A particularly persistent Florida shuttle driver has been in and out of court, arguing that he and his fellow drivers should earn more than commissions and tips—they should also get time-and-a-half for all hours over 40 worked in a week. For the second time, the drivers have lost their case.
What happened. “Avery” drove an airport shuttle from December 2005 through June 2007, employed by Southern Shuttle Services. The company operates vans that carry 9 or 10 passengers to, from, and among three airports—in Miami, Palm Beach, and Fort Lauderdale. The trickiest part of court deliberations the second time around was that shuttles operate only within Florida—was that “interstate commerce”?
The first time Avery sued, a federal district judge found that the drivers couldn’t earn overtime because shuttles were covered by the “taxicab exemption” of the Fair Labor Standards Act (FLSA). But the 11th Circuit, to which the drivers appealed, said the vans were too big to qualify as taxicabs and sent the case back to the district court. There, Southern Shuttles argued instead that its operations are regulated by the Secretary of Transportation and are thus exempt under the Motor Carrier Act (MCA). The federal district judge agreed, and drivers again appealed to the 11th Circuit, which covers Alabama, Florida, and Georgia.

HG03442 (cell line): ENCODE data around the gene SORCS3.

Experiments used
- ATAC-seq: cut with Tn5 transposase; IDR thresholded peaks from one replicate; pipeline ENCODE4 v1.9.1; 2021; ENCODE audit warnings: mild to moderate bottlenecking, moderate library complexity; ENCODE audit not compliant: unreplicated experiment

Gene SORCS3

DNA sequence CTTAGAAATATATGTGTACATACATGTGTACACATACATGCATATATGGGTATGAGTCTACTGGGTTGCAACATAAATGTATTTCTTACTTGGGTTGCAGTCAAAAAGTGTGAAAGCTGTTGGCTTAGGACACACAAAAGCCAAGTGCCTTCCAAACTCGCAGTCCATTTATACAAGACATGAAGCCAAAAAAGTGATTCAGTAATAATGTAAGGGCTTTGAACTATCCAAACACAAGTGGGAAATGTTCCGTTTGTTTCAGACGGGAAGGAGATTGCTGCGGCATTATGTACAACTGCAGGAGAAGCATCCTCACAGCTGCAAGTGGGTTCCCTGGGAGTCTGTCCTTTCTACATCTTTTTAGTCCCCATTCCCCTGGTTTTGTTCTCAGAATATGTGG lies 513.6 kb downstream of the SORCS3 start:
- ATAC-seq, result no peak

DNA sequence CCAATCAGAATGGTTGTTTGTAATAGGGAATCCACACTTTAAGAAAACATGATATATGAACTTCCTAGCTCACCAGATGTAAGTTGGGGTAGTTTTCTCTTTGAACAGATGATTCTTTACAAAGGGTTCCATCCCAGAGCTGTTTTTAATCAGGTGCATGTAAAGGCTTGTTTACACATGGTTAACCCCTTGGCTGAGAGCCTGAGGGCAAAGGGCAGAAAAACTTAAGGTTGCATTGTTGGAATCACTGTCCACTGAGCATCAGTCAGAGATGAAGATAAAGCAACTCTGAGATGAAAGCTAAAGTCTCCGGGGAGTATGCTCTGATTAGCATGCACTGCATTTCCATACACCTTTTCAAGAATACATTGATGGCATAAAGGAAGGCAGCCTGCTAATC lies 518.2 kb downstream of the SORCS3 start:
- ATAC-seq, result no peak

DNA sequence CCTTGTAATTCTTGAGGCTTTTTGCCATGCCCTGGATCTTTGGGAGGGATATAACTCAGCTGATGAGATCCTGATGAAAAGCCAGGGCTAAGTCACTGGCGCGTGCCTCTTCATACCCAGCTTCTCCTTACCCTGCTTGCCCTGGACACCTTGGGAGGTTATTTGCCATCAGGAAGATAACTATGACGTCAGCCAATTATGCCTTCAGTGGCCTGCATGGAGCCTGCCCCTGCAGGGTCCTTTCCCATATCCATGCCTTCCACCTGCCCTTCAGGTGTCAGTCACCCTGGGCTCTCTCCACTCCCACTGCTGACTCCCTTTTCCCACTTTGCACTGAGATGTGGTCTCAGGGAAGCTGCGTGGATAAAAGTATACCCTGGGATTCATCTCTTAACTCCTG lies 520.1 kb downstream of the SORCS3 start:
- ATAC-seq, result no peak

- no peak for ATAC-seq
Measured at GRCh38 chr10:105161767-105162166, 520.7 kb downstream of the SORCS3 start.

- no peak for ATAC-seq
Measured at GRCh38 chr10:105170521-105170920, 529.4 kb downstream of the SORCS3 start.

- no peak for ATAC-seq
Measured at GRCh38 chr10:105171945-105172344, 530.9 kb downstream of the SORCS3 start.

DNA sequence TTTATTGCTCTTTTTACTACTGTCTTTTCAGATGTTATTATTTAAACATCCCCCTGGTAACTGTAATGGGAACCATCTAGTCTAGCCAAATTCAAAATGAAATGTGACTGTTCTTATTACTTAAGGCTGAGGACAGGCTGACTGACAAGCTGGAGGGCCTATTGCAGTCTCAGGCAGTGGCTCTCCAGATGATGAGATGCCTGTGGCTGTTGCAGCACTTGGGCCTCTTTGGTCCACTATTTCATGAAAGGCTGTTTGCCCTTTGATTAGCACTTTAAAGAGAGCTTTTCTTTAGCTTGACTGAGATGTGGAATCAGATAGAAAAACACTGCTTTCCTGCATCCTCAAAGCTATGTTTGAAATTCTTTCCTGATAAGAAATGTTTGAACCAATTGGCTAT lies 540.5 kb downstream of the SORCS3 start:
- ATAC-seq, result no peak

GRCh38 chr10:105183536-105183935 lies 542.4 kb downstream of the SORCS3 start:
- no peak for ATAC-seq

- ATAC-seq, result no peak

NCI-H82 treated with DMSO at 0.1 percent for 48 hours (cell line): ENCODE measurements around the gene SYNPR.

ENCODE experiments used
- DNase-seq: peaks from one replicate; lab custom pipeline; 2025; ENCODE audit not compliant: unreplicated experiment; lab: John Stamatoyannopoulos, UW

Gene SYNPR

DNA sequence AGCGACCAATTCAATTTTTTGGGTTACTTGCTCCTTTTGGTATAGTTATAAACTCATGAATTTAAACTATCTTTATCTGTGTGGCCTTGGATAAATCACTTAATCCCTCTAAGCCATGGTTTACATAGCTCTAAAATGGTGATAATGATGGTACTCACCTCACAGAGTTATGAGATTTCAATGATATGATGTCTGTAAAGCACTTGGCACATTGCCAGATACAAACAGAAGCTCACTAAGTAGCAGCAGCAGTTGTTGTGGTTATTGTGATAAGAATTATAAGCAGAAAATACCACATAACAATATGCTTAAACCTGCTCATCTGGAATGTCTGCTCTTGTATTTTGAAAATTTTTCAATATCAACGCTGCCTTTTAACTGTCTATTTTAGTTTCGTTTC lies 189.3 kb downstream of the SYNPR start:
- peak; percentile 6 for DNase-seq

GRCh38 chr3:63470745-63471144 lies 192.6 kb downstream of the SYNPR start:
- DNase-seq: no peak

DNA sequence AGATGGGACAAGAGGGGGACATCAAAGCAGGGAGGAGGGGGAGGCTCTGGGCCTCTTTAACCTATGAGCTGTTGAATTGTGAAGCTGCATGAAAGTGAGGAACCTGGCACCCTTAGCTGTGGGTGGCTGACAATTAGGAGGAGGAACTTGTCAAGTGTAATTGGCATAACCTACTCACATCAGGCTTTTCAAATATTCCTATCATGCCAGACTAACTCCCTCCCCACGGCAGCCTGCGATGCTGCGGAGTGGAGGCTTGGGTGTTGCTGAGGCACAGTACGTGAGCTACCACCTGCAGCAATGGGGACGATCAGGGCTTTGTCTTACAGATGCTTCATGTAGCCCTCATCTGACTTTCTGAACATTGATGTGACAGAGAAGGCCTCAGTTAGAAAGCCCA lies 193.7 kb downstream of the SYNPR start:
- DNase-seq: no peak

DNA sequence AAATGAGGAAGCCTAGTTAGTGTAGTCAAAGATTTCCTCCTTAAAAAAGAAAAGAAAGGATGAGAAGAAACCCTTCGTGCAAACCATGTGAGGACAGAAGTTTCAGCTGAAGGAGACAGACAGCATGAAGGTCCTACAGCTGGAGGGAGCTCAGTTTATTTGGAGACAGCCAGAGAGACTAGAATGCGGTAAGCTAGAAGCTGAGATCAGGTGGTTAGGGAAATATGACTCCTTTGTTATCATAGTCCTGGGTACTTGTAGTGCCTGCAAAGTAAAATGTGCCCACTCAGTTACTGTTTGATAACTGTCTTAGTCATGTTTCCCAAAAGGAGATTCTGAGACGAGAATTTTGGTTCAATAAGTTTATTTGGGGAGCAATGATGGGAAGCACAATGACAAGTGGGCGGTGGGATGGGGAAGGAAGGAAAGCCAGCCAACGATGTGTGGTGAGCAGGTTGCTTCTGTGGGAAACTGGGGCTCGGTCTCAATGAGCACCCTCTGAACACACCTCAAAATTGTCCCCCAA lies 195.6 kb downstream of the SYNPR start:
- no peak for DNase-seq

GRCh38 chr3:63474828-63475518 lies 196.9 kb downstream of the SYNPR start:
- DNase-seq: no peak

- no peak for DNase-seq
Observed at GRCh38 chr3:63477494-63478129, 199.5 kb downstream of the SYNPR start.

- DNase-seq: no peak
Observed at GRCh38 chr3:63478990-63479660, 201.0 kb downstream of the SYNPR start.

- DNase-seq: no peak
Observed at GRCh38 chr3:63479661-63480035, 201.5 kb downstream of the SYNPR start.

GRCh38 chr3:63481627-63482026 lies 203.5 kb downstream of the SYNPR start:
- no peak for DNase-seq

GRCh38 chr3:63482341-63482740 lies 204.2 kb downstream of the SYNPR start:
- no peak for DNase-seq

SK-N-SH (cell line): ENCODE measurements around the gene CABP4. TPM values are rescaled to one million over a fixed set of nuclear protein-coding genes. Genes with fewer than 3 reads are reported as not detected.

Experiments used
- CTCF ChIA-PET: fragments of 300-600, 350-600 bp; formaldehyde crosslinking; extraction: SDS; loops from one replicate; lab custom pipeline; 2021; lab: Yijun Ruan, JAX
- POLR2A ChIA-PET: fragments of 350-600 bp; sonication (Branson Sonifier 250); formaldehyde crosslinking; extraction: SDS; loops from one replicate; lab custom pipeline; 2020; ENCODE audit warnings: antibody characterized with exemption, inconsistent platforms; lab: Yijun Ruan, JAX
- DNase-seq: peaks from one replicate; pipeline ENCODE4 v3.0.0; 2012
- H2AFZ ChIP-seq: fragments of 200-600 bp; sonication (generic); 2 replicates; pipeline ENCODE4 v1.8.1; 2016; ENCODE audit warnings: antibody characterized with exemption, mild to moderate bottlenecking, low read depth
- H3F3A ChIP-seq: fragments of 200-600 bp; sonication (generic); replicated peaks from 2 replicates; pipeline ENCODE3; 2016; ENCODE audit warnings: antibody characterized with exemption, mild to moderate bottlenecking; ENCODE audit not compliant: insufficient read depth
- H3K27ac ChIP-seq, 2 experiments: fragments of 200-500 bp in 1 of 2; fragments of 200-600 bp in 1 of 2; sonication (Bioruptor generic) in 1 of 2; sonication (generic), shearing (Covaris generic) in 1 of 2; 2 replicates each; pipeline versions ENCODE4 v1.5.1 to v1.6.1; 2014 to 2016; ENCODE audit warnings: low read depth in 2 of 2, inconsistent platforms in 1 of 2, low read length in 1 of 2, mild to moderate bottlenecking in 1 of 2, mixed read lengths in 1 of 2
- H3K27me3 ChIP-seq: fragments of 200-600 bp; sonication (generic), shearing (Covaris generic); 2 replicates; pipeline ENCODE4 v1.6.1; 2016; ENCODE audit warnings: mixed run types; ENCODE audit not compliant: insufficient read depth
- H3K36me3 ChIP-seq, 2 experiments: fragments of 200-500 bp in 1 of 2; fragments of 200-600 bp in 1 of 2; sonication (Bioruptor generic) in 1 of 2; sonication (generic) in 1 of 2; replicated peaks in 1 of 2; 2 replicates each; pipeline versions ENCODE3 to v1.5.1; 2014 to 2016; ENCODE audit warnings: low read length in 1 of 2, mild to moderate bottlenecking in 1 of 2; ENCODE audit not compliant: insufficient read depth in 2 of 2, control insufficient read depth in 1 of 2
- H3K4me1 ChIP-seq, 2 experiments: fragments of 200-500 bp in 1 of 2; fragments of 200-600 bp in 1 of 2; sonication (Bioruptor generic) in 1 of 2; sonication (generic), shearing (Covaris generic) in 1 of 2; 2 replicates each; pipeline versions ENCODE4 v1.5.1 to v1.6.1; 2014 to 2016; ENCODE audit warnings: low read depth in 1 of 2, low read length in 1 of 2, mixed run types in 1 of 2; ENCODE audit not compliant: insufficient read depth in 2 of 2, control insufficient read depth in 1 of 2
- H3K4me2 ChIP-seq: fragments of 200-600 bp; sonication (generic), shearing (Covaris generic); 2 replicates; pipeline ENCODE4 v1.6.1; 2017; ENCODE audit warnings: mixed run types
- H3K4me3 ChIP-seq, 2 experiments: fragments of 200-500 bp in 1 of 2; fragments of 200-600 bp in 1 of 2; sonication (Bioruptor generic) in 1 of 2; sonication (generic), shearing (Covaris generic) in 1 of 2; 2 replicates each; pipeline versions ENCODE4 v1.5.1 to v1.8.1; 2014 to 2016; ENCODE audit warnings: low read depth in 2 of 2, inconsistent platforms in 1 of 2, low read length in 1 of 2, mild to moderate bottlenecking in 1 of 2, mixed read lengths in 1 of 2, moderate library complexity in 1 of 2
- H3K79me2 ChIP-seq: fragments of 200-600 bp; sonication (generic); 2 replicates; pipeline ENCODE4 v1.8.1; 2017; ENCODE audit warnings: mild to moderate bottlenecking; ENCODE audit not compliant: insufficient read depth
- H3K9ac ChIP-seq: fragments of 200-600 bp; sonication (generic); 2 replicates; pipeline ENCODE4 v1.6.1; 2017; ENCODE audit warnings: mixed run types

What the court said. Before appellate judges, the drivers argued that they are not engaged in interstate commerce and that the Secretary of Transportation has not regulated them. The secretary could establish qualifications and maximum hours of service for drivers, but has not.
Reviewing an earlier, similar case, judges said there are two requirements for MCA coverage: (1) The business must be subject to the secretary’s regulation, and (2) the employer’s business activities must directly affect the safety of operation of motor vehicles in interstate transportation. Judges decided that because shuttle passengers often travel between airports in order to fly to other states and passengers often pay for shuttle fares with vouchers provided by third-party travel companies around the country, Southern Shuttles is part of a “continuous stream of interstate travel.” Further, it doesn’t matter that the secretary has not chosen to regulate them. So the drivers were again found to be exempt from overtime. Abel et al. v. Southern Shuttle Services, U.S. Court of Appeals for the 11th Circuit, No. 10-10659 (2010).
Point to remember: The opinion in the earlier case explained that “there must be a ‘practical continuity of movement’ between the intrastate segment and the overall interstate flow,” as there is in this case.